Algebra
LINEAR EQUATIONS
The root(s) of an equation (conditional equation) is any value(s) of the literal number(s) in the
equation that makes the equation true. Thus, 1 is the root of the equation 3x + 5 = 8 because
x = 1 makes the equation true. To solve an algebraic equation means to find the root(s) of the
equation.
The application of algebra is practical because many physical problems can be solved using
algebraic equations. For example, pressure is defined as the force that is applied divided by the
area over which it is applied. Using the literal numbers P (to represent the pressure), F (to
represent the force), and A (to represent the area over which the force is applied), this physical
relationship can be written as the algebraic equation
. When the numerical values of the
P
F
A
force, F, and the area, A, are known at a particular time, the pressure, P, can be computed by
solving this algebraic equation. Although this is a straightforward application of an algebraic
equation to the solution of a physical problem, it illustrates the general approach that is used.
Almost all physical problems are solved using this approach.
Types of Algebraic Equations
The letters in algebraic equations are referred to as unknowns. Thus, x is the unknown in the
equation 3x + 5 = 8. Algebraic equations can have any number of unknowns. The name
unknown arises because letters are substituted for the numerical values that are not known in a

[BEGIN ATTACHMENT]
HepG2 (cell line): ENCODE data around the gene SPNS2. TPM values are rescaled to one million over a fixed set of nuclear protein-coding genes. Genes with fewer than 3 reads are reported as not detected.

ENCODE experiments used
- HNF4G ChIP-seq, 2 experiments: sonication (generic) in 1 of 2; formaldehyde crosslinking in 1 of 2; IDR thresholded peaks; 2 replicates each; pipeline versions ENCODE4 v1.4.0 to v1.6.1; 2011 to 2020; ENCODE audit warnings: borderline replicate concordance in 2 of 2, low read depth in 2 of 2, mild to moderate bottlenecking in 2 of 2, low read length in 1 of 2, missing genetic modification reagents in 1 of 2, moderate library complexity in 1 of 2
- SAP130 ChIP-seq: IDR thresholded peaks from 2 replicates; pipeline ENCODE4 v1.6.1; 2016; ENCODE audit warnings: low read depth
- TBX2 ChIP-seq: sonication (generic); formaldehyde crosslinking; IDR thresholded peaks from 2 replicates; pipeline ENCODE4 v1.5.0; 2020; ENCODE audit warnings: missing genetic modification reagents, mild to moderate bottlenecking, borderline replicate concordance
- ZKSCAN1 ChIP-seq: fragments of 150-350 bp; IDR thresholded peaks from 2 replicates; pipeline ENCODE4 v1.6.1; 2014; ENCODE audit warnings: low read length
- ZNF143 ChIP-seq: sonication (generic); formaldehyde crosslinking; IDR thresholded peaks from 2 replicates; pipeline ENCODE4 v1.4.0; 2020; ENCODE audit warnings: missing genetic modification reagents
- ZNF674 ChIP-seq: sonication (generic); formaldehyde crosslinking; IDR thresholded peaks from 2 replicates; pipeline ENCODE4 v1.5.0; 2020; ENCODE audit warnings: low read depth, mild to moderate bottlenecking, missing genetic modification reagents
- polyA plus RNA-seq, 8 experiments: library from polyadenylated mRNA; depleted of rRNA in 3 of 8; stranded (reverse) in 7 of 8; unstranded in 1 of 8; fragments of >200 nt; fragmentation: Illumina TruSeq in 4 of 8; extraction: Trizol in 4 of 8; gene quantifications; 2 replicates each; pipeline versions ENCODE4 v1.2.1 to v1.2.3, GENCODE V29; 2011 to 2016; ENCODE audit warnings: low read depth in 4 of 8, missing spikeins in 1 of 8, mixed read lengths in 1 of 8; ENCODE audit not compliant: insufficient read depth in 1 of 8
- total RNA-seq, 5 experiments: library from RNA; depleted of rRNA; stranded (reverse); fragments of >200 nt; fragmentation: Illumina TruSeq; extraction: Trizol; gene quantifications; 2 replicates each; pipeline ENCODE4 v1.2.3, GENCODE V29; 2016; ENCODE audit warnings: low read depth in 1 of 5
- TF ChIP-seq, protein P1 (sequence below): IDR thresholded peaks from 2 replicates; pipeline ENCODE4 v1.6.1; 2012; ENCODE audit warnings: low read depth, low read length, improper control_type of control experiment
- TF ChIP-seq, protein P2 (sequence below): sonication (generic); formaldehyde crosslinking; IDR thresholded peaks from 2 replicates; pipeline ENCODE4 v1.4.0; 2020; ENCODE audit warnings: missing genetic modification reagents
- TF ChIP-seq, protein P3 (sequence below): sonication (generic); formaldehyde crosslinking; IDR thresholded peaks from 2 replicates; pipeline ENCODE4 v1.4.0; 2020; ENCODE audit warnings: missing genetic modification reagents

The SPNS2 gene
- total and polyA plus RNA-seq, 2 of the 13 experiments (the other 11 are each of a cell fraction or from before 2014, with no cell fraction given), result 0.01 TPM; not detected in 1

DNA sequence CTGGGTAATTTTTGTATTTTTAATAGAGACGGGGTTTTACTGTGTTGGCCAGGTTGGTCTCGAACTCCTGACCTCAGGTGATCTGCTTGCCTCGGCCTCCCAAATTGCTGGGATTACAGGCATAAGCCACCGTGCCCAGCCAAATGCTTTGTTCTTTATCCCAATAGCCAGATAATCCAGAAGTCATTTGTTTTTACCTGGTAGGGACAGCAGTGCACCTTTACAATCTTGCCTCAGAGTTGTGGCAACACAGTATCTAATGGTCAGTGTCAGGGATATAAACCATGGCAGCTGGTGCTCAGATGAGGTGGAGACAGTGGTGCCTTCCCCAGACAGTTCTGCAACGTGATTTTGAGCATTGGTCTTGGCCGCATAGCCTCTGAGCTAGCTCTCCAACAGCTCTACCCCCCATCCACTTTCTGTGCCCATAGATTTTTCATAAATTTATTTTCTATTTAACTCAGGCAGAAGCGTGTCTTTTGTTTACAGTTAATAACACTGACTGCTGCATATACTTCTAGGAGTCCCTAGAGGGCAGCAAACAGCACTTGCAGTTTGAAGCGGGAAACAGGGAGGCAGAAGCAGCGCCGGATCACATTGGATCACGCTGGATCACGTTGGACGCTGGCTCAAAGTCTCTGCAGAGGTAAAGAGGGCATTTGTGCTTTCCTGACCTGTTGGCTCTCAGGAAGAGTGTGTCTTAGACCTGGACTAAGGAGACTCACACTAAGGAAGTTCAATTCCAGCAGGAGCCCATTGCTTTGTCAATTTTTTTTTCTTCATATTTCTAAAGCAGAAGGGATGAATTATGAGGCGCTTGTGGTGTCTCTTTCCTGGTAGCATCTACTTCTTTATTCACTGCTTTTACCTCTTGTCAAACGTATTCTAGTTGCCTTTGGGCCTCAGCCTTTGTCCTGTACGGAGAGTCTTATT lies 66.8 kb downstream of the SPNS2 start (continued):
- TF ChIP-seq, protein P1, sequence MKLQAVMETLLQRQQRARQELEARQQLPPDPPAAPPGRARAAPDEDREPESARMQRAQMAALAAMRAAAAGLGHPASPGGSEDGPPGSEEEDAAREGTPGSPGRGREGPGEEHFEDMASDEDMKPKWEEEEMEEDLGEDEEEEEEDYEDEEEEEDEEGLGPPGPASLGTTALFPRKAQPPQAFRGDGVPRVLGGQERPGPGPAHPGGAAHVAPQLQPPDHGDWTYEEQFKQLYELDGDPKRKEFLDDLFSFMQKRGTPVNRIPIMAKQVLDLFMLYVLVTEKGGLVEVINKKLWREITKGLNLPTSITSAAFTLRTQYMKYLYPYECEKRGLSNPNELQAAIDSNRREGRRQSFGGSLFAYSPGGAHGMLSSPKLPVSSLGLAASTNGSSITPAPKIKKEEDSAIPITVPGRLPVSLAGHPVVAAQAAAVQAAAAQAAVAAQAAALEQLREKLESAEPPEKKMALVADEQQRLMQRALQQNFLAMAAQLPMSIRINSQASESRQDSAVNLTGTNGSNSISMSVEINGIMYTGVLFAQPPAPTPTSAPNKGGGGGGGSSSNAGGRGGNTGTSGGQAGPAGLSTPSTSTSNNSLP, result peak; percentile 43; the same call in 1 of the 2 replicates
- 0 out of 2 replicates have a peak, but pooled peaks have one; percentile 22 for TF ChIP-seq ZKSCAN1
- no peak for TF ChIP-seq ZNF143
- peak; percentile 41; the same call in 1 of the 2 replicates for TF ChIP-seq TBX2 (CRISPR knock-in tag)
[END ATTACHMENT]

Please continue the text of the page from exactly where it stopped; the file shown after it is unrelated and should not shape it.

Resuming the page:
problem.
The number of unknowns in a problem determines the number of equations needed to solve for
the numerical values of the unknowns. Problems involving one unknown can be solved with one
equation, problems involving two unknowns require two independent equations, and so on.
The degree of an equation depends on the power of the unknowns. The degree of an algebraic
term is equivalent to the exponent of the unknown. Thus, the term 3x is a first degree term; 3x^{2}
is a second degree term, and 3x^{3} is a third degree term. The degree of an equation is the same
as the highest degree term. Linear or first degree equations contain no terms higher than first
degree. Thus, 2x + 3 = 9 is a linear equation. Quadratic or second degree equations contain up
to second degree terms, but no higher. Thus, x^{2} + 3x = 6, is a quadratic equation. Cubic or third
degree equations contain up to third degree terms, but no higher. Thus, 4x^{3} + 3x = 12 is a cubic
equation.
The degree of an equation determines the number of roots of the equation. Linear equations have
one root, quadratic equations have two roots, and so on. In general, the number of roots of any
equation is the same as the degree of the equation.
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MA02